we conclude and indicate future work.
First, we sketch the ECUs that our HSIs are imple-
mented on, and the essence of the HSIs themselves
as far as needed for this paper. Then we refer to the
model-driven tool VIATRA2, which we use for de-
sign space exploration. Since we perform this explo-
ration using heuristic search, we also explain it here
2.1 ECUs and HSIs
ECUs are commonly used to provide functionality of
hardware and software components for external sys-
tems that they are embedded in, e.g., in the automo-
tive domain. For this purpose, each ECU provides an
HSI, which enables external hardware components to
interact with internal software functions. This soft-
ware typically runs on a microcontroller and uses var-
ious resources, which are made available through the
pins of the microcontroller.
An ECU may contain different building blocks,
but commonly includes a microcontroller and its in-
ternal resources alongside with its pins, hardware
components for signal processing and ECU pins. In-
ternally, these building blocks are (potentially) con-
nected to others through the wiring of the ECU. For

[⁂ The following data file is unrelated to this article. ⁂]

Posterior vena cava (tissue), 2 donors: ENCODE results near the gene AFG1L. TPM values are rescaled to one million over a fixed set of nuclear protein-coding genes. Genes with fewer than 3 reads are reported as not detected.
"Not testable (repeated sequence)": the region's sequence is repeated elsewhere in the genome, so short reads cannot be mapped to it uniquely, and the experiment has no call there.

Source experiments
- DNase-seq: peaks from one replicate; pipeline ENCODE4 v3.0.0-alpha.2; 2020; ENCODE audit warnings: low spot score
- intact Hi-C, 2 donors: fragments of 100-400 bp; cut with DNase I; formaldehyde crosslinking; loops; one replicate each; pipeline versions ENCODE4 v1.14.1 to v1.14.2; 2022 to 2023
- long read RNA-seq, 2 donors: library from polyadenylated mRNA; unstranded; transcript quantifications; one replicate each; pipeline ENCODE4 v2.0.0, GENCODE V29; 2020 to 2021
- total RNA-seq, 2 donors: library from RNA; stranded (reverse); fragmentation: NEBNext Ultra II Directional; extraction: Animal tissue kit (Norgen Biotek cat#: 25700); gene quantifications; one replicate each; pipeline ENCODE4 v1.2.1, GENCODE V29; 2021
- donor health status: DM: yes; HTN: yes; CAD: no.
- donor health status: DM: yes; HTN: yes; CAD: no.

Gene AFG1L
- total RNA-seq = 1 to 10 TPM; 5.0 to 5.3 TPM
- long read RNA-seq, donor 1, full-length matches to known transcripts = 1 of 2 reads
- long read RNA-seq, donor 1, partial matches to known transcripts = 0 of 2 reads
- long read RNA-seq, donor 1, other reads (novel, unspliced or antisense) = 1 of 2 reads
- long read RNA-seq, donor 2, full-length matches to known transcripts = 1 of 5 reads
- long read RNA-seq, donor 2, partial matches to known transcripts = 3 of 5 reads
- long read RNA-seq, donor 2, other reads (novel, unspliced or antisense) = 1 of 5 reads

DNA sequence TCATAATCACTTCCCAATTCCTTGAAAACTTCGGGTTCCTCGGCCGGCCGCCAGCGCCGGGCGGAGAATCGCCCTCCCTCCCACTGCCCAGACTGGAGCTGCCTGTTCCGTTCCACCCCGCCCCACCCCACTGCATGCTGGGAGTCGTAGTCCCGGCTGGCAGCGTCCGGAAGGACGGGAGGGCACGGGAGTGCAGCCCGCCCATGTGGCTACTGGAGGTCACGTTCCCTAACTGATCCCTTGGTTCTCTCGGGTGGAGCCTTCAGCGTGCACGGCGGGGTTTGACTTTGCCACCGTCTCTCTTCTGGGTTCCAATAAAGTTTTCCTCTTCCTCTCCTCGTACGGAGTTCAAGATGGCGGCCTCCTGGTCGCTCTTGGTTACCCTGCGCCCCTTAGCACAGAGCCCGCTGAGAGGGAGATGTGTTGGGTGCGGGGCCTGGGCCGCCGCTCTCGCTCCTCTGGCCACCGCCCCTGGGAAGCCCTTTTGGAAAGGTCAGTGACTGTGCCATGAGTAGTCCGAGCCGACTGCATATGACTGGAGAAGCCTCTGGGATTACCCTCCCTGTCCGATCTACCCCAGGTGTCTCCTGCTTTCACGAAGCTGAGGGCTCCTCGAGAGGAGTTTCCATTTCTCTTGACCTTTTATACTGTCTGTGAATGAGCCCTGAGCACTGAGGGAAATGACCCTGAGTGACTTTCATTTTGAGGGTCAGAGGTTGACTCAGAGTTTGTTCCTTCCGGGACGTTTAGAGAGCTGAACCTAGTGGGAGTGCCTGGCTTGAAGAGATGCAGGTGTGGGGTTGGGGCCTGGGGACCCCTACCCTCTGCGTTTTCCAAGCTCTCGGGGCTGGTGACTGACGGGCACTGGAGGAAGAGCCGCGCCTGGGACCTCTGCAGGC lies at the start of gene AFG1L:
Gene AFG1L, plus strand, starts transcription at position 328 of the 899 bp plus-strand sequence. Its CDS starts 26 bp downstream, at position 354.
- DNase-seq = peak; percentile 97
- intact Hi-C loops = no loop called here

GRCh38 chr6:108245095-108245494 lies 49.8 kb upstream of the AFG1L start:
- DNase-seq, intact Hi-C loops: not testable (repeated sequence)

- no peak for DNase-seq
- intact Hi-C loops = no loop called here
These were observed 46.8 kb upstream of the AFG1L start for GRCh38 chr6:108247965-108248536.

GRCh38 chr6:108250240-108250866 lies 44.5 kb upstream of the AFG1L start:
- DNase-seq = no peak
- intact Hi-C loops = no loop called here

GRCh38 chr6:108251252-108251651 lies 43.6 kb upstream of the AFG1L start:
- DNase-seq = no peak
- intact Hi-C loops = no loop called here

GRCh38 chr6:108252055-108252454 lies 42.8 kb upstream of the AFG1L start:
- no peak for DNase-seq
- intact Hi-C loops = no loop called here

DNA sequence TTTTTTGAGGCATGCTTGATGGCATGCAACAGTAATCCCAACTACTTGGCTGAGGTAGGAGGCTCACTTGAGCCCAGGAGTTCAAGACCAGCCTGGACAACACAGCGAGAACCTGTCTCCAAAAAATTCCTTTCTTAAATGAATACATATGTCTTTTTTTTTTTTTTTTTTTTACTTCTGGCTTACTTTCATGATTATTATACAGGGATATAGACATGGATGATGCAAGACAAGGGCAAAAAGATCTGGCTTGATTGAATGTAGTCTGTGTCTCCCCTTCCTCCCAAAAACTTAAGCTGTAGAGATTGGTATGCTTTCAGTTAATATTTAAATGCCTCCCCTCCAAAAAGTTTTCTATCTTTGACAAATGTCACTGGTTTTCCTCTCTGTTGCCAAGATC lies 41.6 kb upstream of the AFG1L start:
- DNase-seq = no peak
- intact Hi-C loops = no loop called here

external connections to other hardware, the ECU pins
are used (and not directly the microcontroller pins).
Figure 1 shows the building blocks of a typical
ECU as used in the automotive domain, as well as
their connections. On the right, the microcontroller
is depicted, which contains the possible connections
between its pins and its resources. Note, that this fig-
ure only illustrates the essential structure, while a real
ECU has many more building blocks and connections
between them, and many more resources and their
connections within the microcontroller. Hence, a real
ECU is both larger and more complex, but for the pur-
poses of the explanations in this paper, this schematic
illustration should be sufficient.
Figure 1: Schematic illustration of an ECU and its HSI.
Apart from the microcontroller, which runs the
software, the hardware components represent any
type of hardware that is used to process input or out-
put signals (e.g., power output states, low- or high-
pass filters). They are both connected to ECU pins
and to one or more microcontroller pins (µC-pins).
The latter connections are through ports (e.g., P1,
P2), and define the microcontroller resources (e.g.,
µC-Resource 1, µC-Resource 2) that are potentially
available at a port. The microcontroller makes its re-
sources accessible through its µC-pins. One resource
may be connected to several µC-pins, and one µC-pin
to several resources.
It is very important for defining HSIs, that inside
the microcontroller certain of these connections can